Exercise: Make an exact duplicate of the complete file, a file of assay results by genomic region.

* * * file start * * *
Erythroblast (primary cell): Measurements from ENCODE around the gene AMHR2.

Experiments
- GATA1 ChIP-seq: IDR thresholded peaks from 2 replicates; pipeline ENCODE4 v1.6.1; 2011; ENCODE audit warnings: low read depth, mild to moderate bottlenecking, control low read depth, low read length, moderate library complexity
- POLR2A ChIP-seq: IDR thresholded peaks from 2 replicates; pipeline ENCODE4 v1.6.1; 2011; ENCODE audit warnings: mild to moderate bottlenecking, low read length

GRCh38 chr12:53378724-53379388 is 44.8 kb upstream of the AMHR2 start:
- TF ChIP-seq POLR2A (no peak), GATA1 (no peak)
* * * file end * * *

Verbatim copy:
Erythroblast (primary cell): Measurements from ENCODE around the gene AMHR2.

Experiments
- GATA1 ChIP-seq: IDR thresholded peaks from 2 replicates; pipeline ENCODE4 v1.6.1; 2011; ENCODE audit warnings: low read depth, mild to moderate bottlenecking, control low read depth, low read length, moderate library complexity
- POLR2A ChIP-seq: IDR thresholded peaks from 2 replicates; pipeline ENCODE4 v1.6.1; 2011; ENCODE audit warnings: mild to moderate bottlenecking, low read length

GRCh38 chr12:53378724-53379388 is 44.8 kb upstream of the AMHR2 start:
- TF ChIP-seq POLR2A (no peak), GATA1 (no peak)